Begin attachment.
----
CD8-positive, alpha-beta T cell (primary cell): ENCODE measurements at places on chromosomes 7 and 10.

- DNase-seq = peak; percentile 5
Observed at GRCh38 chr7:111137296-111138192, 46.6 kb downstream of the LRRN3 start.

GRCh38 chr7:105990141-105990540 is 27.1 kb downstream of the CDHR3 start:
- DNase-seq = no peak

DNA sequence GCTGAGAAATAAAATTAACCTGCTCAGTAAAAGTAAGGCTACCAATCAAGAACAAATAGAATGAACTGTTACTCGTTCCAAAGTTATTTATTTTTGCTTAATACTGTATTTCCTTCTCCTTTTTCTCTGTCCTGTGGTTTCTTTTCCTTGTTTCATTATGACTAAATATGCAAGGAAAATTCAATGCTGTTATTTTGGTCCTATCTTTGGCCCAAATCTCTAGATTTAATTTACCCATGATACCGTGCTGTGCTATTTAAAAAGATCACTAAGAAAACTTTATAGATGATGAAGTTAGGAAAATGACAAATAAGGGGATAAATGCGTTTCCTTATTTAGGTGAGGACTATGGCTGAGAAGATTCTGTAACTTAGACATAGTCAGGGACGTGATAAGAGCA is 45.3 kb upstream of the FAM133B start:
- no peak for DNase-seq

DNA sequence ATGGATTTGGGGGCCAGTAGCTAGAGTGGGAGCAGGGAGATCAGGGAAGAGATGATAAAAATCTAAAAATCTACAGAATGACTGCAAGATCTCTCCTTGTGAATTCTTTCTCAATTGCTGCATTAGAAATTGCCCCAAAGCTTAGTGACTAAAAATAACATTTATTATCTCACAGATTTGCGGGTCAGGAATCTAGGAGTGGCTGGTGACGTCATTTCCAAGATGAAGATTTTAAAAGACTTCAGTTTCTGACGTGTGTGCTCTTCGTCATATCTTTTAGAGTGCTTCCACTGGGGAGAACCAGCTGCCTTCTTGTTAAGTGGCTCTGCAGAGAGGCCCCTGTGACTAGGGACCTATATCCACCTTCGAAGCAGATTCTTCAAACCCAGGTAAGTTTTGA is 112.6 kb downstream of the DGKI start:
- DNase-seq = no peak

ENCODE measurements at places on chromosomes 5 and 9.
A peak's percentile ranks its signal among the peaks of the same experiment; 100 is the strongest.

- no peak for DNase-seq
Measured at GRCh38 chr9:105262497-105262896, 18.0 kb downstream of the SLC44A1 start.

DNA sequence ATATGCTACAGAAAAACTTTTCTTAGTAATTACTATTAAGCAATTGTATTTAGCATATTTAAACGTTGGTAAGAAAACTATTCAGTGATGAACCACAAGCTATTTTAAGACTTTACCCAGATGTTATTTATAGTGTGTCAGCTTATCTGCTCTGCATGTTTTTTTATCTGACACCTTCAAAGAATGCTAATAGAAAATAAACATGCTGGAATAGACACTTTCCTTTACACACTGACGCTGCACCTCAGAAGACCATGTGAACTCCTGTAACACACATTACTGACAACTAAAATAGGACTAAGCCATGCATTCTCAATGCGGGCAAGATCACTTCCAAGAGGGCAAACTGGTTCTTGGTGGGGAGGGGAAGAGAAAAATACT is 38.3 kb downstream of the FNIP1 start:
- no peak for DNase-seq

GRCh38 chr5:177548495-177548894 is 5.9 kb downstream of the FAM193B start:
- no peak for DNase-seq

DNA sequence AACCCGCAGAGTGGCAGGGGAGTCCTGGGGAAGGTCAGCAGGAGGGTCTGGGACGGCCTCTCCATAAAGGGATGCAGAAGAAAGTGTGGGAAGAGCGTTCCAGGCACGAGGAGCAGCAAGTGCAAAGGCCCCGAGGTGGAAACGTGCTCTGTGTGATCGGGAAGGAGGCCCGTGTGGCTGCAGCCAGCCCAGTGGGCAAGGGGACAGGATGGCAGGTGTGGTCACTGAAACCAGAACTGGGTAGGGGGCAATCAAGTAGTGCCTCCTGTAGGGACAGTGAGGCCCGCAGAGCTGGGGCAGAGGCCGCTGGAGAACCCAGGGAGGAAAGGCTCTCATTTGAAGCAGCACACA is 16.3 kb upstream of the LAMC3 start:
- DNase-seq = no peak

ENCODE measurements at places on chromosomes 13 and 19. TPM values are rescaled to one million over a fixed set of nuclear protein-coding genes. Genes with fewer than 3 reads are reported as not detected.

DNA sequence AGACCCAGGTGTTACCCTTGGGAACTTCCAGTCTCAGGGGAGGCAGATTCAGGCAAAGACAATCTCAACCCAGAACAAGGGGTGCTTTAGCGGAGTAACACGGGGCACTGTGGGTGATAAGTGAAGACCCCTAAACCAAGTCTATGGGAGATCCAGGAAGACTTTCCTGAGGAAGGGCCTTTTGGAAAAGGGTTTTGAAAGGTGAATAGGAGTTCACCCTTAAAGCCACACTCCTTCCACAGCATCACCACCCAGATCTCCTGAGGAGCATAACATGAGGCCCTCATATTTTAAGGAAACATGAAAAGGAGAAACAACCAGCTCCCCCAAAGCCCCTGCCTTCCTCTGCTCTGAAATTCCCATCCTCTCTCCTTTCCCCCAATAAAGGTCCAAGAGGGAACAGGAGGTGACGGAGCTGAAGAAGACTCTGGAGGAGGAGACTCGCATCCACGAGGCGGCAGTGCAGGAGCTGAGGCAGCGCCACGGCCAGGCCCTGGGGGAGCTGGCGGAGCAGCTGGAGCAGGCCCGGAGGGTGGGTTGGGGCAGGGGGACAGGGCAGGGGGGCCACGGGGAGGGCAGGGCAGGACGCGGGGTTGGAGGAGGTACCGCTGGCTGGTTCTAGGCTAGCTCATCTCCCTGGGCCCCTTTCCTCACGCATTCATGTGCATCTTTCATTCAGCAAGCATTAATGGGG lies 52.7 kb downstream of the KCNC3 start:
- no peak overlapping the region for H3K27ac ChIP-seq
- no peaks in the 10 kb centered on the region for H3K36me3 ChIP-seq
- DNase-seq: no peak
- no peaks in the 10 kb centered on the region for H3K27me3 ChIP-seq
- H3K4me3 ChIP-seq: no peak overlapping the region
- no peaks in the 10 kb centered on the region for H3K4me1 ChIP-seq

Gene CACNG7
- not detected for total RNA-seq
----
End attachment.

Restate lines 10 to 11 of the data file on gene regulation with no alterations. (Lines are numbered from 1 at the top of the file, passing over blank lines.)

ENCODE measurements at places on chromosomes 5 and 9.
A peak's percentile ranks its signal among the peaks of the same experiment; 100 is the strongest.